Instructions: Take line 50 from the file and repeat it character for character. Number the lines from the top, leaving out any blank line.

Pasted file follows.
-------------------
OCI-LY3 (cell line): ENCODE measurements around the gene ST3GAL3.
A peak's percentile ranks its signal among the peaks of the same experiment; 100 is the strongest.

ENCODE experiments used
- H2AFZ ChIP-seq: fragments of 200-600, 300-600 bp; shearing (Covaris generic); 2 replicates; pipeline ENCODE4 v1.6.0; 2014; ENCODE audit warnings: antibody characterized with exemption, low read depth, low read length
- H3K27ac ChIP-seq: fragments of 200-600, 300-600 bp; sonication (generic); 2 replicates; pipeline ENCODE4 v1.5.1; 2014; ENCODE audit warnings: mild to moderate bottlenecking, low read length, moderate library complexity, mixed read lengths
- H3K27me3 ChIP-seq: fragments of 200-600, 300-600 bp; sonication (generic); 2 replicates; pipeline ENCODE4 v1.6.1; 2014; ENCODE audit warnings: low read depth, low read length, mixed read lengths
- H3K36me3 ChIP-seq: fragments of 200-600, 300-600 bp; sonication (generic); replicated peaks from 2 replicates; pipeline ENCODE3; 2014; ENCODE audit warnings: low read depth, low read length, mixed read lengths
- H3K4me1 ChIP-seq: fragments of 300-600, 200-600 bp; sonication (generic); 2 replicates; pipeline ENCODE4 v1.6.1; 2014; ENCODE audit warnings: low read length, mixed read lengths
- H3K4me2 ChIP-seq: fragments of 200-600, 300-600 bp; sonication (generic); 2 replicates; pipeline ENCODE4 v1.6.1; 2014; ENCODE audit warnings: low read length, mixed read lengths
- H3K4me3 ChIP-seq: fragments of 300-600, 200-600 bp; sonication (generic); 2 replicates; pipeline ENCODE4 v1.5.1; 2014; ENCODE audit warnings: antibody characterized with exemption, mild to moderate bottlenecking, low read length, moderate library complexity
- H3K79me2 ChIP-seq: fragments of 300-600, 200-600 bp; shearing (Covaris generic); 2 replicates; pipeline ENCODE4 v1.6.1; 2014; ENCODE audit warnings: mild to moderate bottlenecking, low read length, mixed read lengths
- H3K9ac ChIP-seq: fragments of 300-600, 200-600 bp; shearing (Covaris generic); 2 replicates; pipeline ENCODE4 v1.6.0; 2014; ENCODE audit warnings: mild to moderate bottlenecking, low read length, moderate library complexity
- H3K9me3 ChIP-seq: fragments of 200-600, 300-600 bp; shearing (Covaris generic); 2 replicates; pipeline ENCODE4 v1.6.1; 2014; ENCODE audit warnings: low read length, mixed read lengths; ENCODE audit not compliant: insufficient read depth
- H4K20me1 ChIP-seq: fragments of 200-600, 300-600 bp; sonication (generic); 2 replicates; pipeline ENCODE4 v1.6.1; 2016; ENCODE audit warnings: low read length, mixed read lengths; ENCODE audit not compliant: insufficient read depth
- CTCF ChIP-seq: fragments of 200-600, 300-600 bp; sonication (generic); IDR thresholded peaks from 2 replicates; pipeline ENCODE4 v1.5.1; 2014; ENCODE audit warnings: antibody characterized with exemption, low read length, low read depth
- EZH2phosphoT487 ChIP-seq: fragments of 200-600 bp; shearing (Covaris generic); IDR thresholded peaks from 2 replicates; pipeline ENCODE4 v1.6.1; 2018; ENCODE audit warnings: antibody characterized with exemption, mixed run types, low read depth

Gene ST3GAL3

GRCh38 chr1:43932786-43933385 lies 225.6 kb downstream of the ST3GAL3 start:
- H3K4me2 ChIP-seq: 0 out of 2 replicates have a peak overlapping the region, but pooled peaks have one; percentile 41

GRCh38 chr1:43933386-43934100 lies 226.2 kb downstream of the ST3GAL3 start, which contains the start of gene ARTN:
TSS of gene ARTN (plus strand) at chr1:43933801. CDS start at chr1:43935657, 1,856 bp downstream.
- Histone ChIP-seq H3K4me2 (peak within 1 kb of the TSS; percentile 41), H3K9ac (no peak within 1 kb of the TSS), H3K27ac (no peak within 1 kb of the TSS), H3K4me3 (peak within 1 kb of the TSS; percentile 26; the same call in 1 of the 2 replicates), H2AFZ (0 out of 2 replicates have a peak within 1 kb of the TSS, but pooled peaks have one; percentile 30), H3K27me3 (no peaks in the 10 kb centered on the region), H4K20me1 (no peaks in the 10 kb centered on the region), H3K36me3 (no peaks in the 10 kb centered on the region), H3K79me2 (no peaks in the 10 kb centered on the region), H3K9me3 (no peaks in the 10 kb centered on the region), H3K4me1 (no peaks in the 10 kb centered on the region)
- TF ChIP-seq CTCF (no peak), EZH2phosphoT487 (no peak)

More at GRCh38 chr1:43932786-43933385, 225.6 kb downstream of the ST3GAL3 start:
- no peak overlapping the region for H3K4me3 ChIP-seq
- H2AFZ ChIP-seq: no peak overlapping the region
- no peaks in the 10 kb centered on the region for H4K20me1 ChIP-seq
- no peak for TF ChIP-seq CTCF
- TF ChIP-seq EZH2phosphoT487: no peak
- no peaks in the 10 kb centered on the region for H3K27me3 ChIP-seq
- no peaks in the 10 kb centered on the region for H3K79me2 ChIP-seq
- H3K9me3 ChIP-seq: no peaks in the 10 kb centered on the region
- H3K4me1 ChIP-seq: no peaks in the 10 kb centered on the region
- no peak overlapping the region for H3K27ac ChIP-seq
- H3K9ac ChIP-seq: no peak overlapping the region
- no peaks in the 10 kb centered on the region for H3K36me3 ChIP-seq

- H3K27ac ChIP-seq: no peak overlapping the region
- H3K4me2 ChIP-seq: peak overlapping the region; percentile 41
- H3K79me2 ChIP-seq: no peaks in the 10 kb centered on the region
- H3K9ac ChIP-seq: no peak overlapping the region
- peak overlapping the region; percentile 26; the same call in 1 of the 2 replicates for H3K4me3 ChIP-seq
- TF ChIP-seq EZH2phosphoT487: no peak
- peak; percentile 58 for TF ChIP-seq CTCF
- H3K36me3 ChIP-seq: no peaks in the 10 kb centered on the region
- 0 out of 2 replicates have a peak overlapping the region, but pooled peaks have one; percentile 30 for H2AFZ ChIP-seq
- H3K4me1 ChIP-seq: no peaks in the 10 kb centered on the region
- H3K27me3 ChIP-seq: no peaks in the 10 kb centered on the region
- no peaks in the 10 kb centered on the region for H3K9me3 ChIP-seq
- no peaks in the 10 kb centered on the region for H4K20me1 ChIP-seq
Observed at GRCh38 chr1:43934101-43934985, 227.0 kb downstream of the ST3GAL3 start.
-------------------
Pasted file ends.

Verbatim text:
Observed at GRCh38 chr1:43934101-43934985, 227.0 kb downstream of the ST3GAL3 start.